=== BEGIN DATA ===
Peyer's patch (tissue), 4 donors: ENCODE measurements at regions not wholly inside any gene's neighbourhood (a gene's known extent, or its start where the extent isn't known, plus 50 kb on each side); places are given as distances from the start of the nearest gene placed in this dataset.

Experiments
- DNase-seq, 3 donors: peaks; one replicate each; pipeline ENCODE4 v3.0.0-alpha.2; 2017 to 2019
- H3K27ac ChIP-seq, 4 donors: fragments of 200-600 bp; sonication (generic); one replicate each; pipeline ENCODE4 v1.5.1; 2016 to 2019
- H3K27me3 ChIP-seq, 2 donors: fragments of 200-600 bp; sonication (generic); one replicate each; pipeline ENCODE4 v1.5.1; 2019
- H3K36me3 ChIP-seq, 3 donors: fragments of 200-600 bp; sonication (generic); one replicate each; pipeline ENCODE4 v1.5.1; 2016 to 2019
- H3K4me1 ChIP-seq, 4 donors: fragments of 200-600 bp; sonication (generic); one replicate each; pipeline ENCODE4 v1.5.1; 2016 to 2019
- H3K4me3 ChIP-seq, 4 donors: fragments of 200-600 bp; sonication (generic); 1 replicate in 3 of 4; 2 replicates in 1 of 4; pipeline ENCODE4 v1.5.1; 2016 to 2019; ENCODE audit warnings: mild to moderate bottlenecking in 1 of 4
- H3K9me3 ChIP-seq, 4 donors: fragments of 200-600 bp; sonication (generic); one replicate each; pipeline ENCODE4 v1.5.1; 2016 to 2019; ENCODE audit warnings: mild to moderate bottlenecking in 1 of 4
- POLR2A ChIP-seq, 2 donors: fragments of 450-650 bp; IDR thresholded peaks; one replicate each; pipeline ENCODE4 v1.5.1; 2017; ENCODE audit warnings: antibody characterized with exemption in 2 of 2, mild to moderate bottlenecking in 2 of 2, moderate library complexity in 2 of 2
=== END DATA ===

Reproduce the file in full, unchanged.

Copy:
Peyer's patch (tissue), 4 donors: ENCODE measurements at regions not wholly inside any gene's neighbourhood (a gene's known extent, or its start where the extent isn't known, plus 50 kb on each side); places are given as distances from the start of the nearest gene placed in this dataset.

Experiments
- DNase-seq, 3 donors: peaks; one replicate each; pipeline ENCODE4 v3.0.0-alpha.2; 2017 to 2019
- H3K27ac ChIP-seq, 4 donors: fragments of 200-600 bp; sonication (generic); one replicate each; pipeline ENCODE4 v1.5.1; 2016 to 2019
- H3K27me3 ChIP-seq, 2 donors: fragments of 200-600 bp; sonication (generic); one replicate each; pipeline ENCODE4 v1.5.1; 2019
- H3K36me3 ChIP-seq, 3 donors: fragments of 200-600 bp; sonication (generic); one replicate each; pipeline ENCODE4 v1.5.1; 2016 to 2019
- H3K4me1 ChIP-seq, 4 donors: fragments of 200-600 bp; sonication (generic); one replicate each; pipeline ENCODE4 v1.5.1; 2016 to 2019
- H3K4me3 ChIP-seq, 4 donors: fragments of 200-600 bp; sonication (generic); 1 replicate in 3 of 4; 2 replicates in 1 of 4; pipeline ENCODE4 v1.5.1; 2016 to 2019; ENCODE audit warnings: mild to moderate bottlenecking in 1 of 4
- H3K9me3 ChIP-seq, 4 donors: fragments of 200-600 bp; sonication (generic); one replicate each; pipeline ENCODE4 v1.5.1; 2016 to 2019; ENCODE audit warnings: mild to moderate bottlenecking in 1 of 4
- POLR2A ChIP-seq, 2 donors: fragments of 450-650 bp; IDR thresholded peaks; one replicate each; pipeline ENCODE4 v1.5.1; 2017; ENCODE audit warnings: antibody characterized with exemption in 2 of 2, mild to moderate bottlenecking in 2 of 2, moderate library complexity in 2 of 2